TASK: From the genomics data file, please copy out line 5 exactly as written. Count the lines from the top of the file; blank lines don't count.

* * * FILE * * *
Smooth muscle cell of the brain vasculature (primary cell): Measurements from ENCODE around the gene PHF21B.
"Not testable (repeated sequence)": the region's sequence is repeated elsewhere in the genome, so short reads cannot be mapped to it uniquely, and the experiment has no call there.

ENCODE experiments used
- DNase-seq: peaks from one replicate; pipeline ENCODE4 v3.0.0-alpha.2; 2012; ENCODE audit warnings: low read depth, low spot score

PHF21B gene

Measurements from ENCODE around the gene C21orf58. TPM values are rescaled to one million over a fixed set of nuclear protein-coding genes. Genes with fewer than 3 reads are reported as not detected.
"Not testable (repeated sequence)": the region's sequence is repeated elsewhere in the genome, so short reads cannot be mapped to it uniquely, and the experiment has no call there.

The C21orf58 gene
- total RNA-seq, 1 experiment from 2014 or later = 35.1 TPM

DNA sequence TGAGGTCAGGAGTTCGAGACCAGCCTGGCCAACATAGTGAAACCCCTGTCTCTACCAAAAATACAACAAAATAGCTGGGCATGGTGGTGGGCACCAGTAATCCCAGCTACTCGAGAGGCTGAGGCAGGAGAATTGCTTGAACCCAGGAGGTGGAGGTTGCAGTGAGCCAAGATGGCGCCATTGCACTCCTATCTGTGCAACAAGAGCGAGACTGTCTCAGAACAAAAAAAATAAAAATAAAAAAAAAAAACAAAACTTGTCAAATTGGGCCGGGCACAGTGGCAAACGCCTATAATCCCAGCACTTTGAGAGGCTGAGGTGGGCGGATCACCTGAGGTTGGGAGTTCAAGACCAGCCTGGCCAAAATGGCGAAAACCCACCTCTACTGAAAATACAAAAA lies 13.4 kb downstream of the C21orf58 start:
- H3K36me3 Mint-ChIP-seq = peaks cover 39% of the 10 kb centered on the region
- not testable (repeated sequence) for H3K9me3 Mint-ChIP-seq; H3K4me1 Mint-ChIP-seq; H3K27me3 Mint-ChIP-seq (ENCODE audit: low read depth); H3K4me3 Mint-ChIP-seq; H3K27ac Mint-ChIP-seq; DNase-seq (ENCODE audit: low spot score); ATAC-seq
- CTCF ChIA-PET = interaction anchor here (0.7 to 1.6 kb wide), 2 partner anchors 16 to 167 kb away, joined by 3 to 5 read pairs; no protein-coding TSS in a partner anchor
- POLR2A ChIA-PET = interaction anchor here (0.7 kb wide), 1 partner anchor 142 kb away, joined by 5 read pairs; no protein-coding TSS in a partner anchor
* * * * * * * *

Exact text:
PHF21B gene